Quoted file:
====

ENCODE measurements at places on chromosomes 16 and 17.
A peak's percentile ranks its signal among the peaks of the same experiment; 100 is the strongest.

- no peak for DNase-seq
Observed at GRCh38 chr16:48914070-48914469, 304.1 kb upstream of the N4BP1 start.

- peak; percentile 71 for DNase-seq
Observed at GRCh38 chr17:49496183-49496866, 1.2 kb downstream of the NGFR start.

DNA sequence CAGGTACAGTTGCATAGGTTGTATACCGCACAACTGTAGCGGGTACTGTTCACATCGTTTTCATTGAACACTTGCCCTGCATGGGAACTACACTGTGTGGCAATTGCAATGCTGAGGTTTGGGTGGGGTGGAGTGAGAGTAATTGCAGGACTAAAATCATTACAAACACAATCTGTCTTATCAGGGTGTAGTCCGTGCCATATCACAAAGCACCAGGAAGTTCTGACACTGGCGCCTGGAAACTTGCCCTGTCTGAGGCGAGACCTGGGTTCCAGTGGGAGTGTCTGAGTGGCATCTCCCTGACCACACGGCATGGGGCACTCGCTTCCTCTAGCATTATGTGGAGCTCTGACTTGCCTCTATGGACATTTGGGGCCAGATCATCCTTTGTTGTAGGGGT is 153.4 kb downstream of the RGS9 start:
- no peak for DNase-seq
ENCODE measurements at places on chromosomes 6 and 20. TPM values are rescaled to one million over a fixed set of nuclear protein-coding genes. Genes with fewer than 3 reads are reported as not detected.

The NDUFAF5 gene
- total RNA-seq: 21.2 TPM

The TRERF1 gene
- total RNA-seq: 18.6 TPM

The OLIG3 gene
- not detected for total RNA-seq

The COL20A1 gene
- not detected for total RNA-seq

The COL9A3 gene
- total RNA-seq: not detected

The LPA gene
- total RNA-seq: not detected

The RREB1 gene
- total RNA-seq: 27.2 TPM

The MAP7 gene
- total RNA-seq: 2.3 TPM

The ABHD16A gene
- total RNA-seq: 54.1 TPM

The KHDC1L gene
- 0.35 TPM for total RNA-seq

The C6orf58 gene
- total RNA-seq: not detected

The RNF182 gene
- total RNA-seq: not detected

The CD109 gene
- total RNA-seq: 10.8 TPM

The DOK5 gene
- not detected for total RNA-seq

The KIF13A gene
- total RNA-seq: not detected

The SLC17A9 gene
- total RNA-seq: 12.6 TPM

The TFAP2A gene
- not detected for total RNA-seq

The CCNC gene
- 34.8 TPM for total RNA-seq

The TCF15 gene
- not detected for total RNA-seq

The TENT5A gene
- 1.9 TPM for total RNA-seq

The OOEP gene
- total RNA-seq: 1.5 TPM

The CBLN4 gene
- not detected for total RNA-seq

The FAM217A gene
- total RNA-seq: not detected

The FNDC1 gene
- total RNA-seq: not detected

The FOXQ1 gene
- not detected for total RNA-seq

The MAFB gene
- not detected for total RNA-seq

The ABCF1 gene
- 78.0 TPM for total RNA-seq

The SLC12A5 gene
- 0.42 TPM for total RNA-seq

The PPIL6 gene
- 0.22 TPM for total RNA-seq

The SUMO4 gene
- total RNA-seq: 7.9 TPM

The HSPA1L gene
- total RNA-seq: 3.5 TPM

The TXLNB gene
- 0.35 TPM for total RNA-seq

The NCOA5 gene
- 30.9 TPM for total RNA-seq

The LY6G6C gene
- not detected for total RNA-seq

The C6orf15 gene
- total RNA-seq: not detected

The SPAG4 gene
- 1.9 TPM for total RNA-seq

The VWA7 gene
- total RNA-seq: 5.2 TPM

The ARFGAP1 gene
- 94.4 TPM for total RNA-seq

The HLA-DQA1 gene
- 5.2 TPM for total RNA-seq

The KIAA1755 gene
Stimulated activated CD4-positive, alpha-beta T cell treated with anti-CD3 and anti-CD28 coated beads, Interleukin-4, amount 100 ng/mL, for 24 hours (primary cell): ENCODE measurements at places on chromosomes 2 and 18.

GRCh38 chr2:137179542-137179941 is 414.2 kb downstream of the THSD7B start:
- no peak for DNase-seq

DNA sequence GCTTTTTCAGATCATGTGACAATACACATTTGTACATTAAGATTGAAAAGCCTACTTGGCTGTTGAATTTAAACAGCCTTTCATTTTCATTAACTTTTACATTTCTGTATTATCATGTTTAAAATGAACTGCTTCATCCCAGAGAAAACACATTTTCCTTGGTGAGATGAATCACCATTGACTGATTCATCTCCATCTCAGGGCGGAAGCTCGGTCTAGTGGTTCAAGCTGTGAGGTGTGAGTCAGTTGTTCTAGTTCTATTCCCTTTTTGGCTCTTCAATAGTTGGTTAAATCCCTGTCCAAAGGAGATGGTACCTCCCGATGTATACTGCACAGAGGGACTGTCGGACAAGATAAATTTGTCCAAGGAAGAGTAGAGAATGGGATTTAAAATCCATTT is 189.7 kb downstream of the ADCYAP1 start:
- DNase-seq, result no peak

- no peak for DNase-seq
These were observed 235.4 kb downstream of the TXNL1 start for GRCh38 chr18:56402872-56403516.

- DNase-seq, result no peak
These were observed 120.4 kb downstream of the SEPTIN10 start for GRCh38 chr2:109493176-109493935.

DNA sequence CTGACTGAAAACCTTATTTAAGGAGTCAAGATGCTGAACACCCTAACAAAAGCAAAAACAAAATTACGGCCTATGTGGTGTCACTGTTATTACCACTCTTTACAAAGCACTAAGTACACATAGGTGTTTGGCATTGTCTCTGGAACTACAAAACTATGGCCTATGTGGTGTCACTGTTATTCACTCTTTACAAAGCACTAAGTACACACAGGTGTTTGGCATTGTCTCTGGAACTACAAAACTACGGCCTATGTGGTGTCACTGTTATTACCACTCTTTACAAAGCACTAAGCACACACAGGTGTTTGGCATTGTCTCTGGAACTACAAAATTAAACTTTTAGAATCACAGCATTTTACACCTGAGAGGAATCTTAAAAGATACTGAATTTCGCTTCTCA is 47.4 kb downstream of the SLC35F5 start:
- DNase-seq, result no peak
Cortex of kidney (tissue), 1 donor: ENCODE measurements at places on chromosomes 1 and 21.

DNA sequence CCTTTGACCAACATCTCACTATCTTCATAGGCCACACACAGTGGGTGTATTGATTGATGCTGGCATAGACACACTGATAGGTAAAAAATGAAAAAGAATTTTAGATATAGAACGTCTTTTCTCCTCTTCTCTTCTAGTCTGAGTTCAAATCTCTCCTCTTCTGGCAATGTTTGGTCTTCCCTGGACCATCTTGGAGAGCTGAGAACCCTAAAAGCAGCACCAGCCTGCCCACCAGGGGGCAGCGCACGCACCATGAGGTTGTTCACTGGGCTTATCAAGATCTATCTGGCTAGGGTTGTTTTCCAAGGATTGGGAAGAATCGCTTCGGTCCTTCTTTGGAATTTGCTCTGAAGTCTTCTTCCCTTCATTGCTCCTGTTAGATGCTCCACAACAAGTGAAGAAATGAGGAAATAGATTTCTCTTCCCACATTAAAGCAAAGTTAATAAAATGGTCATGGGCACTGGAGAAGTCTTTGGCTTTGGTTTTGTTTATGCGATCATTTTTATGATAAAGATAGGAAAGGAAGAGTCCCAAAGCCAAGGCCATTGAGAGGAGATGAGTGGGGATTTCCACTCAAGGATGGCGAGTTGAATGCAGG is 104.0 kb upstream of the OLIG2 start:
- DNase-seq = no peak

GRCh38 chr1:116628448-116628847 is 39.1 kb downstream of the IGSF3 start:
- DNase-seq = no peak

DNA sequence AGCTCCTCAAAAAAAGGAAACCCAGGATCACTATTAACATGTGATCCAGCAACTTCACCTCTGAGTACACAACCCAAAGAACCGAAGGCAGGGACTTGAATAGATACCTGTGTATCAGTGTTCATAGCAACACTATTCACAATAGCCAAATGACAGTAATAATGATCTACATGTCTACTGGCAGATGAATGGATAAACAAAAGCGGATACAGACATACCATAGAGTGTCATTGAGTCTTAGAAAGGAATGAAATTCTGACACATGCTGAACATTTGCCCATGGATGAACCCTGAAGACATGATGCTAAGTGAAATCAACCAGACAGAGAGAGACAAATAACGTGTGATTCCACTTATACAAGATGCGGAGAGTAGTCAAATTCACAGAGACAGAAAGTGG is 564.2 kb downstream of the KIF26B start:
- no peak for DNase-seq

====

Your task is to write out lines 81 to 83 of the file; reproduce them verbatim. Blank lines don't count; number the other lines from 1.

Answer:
- 1.9 TPM for total RNA-seq

The VWA7 gene
- total RNA-seq: 5.2 TPM